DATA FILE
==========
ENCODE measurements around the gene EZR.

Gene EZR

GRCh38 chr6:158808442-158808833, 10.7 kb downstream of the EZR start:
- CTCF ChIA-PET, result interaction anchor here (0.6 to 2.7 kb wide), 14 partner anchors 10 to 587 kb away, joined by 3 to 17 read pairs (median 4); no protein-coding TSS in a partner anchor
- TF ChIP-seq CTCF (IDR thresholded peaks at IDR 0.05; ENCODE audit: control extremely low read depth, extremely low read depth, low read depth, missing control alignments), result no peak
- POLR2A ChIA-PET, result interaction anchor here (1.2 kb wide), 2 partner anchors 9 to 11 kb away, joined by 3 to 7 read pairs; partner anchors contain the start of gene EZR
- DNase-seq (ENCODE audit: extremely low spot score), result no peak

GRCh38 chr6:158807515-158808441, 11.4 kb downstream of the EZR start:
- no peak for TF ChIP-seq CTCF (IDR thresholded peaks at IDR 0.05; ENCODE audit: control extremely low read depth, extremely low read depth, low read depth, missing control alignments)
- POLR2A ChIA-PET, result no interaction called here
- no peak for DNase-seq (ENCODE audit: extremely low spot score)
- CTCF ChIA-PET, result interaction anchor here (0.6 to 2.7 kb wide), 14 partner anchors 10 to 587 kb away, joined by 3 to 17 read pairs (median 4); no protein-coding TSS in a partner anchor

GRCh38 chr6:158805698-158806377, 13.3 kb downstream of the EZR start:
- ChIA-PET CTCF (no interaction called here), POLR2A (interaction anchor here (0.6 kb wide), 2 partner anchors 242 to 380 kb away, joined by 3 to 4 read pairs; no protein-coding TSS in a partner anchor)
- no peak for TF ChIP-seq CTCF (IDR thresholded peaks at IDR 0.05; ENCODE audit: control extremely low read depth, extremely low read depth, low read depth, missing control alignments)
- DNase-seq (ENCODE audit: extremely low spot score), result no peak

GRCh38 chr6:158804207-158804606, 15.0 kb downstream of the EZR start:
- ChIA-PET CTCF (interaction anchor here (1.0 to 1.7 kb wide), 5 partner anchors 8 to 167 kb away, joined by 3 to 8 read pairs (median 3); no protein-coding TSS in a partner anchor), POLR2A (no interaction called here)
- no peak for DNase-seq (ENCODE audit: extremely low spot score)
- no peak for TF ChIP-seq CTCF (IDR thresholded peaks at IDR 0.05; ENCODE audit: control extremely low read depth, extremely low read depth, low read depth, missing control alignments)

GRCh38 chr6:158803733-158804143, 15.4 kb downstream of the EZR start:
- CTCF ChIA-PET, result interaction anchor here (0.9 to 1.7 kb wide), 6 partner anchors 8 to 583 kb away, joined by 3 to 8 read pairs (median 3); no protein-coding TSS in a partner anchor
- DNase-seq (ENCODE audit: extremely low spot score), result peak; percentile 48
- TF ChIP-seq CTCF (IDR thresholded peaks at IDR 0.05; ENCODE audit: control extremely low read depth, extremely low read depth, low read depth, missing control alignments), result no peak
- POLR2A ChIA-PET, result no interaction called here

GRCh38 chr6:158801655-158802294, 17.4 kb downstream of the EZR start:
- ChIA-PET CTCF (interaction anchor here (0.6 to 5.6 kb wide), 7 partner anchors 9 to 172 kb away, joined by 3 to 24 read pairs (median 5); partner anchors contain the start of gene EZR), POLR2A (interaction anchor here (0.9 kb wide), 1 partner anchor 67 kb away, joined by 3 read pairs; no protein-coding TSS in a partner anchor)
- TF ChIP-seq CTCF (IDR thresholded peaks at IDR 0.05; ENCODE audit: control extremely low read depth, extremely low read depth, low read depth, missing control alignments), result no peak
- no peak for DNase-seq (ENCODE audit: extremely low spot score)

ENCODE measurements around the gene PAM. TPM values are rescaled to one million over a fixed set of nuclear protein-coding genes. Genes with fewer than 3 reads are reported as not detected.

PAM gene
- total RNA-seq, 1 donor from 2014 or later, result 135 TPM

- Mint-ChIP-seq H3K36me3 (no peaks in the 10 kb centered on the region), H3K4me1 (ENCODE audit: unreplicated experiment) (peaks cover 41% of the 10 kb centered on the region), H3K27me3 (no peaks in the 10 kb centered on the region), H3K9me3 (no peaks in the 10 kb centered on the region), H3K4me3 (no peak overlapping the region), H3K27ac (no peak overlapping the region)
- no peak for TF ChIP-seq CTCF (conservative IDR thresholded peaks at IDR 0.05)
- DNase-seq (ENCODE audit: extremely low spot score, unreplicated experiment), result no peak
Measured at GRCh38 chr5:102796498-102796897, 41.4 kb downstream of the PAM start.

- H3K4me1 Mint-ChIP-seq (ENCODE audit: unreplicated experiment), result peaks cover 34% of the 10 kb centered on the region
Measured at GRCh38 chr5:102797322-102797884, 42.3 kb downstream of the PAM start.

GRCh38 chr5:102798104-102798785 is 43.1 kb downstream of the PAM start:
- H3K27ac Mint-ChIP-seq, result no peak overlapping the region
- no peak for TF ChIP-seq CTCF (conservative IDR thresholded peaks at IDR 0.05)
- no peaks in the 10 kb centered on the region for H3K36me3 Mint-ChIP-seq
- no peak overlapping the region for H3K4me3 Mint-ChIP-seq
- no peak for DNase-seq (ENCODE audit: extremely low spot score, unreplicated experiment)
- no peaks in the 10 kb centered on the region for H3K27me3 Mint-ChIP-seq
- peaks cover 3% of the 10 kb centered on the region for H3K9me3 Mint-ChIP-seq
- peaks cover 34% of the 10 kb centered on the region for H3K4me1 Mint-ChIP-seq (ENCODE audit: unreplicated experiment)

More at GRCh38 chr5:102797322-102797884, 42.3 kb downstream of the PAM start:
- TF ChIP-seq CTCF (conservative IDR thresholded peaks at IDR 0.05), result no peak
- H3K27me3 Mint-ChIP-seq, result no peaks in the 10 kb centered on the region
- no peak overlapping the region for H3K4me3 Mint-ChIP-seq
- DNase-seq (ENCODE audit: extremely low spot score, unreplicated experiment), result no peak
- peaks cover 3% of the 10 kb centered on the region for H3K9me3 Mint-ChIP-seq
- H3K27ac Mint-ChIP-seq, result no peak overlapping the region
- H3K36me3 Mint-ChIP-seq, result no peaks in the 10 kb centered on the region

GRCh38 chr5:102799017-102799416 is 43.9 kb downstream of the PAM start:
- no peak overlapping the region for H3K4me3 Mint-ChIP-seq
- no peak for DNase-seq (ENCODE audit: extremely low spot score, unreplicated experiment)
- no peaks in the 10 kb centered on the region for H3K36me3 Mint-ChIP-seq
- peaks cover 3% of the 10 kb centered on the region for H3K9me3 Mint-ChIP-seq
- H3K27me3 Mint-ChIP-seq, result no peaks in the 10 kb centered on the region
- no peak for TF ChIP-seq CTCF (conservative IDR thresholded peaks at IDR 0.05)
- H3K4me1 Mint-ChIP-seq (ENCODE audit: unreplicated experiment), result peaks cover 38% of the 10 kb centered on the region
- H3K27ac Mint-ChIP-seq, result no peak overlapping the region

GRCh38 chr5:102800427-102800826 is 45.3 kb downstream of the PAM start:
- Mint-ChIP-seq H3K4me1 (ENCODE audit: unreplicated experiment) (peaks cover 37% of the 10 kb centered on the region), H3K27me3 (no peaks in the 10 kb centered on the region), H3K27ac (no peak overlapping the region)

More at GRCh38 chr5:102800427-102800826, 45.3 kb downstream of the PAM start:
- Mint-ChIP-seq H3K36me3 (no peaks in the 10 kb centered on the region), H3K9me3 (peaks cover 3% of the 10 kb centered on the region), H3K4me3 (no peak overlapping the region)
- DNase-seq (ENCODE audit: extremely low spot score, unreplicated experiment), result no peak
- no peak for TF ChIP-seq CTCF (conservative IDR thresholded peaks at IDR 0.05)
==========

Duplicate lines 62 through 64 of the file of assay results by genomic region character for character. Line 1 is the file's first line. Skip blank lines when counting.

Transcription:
- no peak for TF ChIP-seq CTCF (conservative IDR thresholded peaks at IDR 0.05)
- H3K4me1 Mint-ChIP-seq (ENCODE audit: unreplicated experiment), result peaks cover 38% of the 10 kb centered on the region
- H3K27ac Mint-ChIP-seq, result no peak overlapping the region